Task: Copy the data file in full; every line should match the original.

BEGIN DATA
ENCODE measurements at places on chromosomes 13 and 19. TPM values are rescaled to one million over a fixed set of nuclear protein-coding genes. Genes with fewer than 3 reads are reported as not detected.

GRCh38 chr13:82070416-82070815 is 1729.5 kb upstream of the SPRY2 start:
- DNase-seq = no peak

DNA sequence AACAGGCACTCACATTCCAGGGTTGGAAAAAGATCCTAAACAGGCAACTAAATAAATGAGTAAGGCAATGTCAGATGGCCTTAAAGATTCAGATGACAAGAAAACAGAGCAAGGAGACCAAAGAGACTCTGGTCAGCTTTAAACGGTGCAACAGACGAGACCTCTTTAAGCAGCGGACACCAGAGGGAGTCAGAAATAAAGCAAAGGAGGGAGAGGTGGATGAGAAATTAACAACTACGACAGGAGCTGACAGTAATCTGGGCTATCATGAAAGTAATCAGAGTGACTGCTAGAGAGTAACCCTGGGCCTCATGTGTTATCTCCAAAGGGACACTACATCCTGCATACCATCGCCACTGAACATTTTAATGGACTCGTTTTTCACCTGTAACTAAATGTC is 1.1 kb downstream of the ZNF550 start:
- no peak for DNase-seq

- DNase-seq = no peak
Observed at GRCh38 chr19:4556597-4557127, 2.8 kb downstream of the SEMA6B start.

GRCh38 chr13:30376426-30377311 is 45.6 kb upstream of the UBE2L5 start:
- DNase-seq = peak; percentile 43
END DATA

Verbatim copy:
ENCODE measurements at places on chromosomes 13 and 19. TPM values are rescaled to one million over a fixed set of nuclear protein-coding genes. Genes with fewer than 3 reads are reported as not detected.

GRCh38 chr13:82070416-82070815 is 1729.5 kb upstream of the SPRY2 start:
- DNase-seq = no peak

DNA sequence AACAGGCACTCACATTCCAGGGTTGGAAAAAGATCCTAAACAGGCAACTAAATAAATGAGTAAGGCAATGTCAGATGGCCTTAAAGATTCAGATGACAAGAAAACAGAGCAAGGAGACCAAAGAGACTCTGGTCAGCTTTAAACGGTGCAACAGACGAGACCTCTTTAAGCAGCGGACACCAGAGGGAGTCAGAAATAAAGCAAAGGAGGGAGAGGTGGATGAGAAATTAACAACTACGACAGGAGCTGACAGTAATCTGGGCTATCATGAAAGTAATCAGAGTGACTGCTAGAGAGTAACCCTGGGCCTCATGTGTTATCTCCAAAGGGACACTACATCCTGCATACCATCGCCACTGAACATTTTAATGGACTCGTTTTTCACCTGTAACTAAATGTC is 1.1 kb downstream of the ZNF550 start:
- no peak for DNase-seq

- DNase-seq = no peak
Observed at GRCh38 chr19:4556597-4557127, 2.8 kb downstream of the SEMA6B start.

GRCh38 chr13:30376426-30377311 is 45.6 kb upstream of the UBE2L5 start:
- DNase-seq = peak; percentile 43